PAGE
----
Subject(s)
Nonsense Mediated mRNA Decay , RNA Viruses , RNA Viruses/genetics , Protein Biosynthesis , Codon, Terminator , Antiviral Agents
4.
Nucleic Acids Res ; 51(9): 4208-4222, 2023 05 22.
Article in English | MEDLINE | ID: covidwho-2296288

ABSTRACT

RPS3, a universal core component of the 40S ribosomal subunit, interacts with mRNA at the entry channel. Whether RPS3 mRNA-binding contributes to specific mRNA translation and ribosome specialization in mammalian cells is unknown. Here we mutated RPS3 mRNA-contacting residues R116, R146 and K148 and report their impact on cellular and viral translation. R116D weakened cap-proximal initiation and promoted leaky scanning, while R146D had the opposite effect. Additionally, R146D and K148D displayed contrasting effects on start-codon fidelity. Translatome analysis uncovered common differentially translated genes of which the downregulated set bears long 5'UTR and weak AUG context, suggesting a stabilizing role during scanning and AUG selection. We identified an RPS3-dependent regulatory sequence (RPS3RS) in the sub-genomic 5'UTR of SARS-CoV-2 consisting of a CUG initiation codon and a downstream element that is also the viral transcription regulatory sequence (TRS). Furthermore, RPS3 mRNA-binding residues are essential for SARS-CoV-2 NSP1-mediated inhibition of host translation and for its ribosomal binding. Intriguingly, NSP1-induced mRNA degradation was also reduced in R116D cells, indicating that mRNA decay occurs in the ribosome context. Thus, RPS3 mRNA-binding residues have multiple translation regulatory functions and are exploited by SARS-CoV-2 in various ways to influence host and viral mRNA translation and stability.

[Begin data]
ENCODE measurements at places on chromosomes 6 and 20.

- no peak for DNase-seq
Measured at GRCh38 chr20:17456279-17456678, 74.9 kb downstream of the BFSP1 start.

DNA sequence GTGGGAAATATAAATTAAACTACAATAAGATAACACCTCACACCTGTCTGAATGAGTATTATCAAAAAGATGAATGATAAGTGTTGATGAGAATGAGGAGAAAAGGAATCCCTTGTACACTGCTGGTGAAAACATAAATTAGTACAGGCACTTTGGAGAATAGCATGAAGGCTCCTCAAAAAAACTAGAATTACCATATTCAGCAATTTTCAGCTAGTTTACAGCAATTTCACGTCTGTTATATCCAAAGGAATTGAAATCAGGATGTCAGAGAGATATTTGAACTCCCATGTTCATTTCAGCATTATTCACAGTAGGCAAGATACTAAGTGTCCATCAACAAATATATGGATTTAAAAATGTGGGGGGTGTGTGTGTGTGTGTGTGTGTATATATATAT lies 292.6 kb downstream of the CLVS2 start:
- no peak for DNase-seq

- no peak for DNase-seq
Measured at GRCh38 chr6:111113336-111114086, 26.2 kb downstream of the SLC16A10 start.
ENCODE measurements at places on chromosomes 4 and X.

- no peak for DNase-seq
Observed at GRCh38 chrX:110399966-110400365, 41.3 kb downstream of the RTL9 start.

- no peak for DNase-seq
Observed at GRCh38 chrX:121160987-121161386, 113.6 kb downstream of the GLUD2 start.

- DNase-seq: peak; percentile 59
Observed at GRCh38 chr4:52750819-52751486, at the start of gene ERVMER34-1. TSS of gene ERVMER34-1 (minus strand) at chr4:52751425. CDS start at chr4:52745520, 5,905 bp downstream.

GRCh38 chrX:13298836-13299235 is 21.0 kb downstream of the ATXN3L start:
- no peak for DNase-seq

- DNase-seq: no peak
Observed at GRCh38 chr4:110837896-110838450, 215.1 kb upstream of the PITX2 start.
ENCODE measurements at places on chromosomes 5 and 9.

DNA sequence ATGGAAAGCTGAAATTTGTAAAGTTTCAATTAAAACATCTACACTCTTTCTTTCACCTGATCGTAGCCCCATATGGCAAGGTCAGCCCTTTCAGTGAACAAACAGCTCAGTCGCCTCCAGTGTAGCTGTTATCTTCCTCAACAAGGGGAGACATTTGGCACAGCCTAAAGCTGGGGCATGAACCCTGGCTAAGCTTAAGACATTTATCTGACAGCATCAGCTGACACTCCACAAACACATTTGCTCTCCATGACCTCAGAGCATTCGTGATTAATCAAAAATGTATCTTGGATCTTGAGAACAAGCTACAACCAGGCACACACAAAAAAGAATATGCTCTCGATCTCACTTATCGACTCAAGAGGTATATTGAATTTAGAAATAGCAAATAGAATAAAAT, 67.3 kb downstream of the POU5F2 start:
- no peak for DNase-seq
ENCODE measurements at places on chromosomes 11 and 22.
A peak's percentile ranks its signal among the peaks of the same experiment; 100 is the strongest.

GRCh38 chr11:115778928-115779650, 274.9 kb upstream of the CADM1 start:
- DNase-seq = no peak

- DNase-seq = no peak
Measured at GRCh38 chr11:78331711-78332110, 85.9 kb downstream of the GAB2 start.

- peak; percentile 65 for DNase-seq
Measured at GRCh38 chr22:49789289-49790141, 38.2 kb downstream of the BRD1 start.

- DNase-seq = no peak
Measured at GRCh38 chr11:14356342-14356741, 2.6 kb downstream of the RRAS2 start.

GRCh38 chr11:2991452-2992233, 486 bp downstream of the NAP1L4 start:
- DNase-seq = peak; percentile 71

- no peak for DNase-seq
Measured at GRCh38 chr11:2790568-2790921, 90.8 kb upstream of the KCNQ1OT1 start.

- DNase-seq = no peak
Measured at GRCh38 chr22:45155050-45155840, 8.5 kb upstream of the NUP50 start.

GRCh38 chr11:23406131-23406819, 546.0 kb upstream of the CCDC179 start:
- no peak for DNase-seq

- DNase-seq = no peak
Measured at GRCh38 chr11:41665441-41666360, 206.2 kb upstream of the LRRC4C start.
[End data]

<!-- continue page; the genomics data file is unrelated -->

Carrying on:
Subject(s)
Peptide Chain Initiation, Translational , Ribosomal Proteins , Humans , 5' Untranslated Regions , Codon, Initiator/metabolism , Protein Biosynthesis , Ribosomal Proteins/genetics , Ribosomal Proteins/metabolism , Ribosomes/genetics , Ribosomes/metabolism , RNA, Messenger/genetics , RNA, Messenger/metabolism , SARS-CoV-2/genetics , SARS-CoV-2/metabolism
5.
J Biol Chem ; 299(5): 104658, 2023 05.
Article in English | MEDLINE | ID: covidwho-2270108

ABSTRACT

Eukaryotic initiation factor 3d (eIF3d), a known RNA-binding subunit of the eIF3 complex, is a 66 to 68-kDa protein with an RNA-binding motif and a cap-binding domain. Compared with other eIF3 subunits, eIF3d is relatively understudied. However, recent progress in studying eIF3d has revealed a number of intriguing findings on its role in maintaining eIF3 complex integrity, global protein synthesis, and in biological and pathological processes. It has also been reported that eIF3d has noncanonical functions in regulating translation of a subset of mRNAs by binding to 5'-UTRs or interacting with other proteins independent of the eIF3 complex and additional functions in regulating protein stability. The noncanonical regulation of mRNA translation or protein stability may contribute to the role of eIF3d in biological processes such as metabolic stress adaptation and in disease onset and progression including severe acute respiratory syndrome coronavirus 2 infection, tumorigenesis, and acquired immune deficiency syndrome. In this review, we critically evaluate the recent studies on these aspects of eIF3d and assess prospects in understanding the function of eIF3d in regulating protein synthesis and in biological and pathological processes.


Subject(s)
Disease Progression , Eukaryotic Initiation Factor-3 , Protein Biosynthesis , RNA Caps , Humans , COVID-19 , Eukaryotic Initiation Factor-3/metabolism , RNA Caps/metabolism , Acquired Immunodeficiency Syndrome , Carcinogenesis , 5' Untranslated Regions/genetics
6.
Virol J ; 20(1): 55, 2023 03 30.
Article in English | MEDLINE | ID: covidwho-2267029

ABSTRACT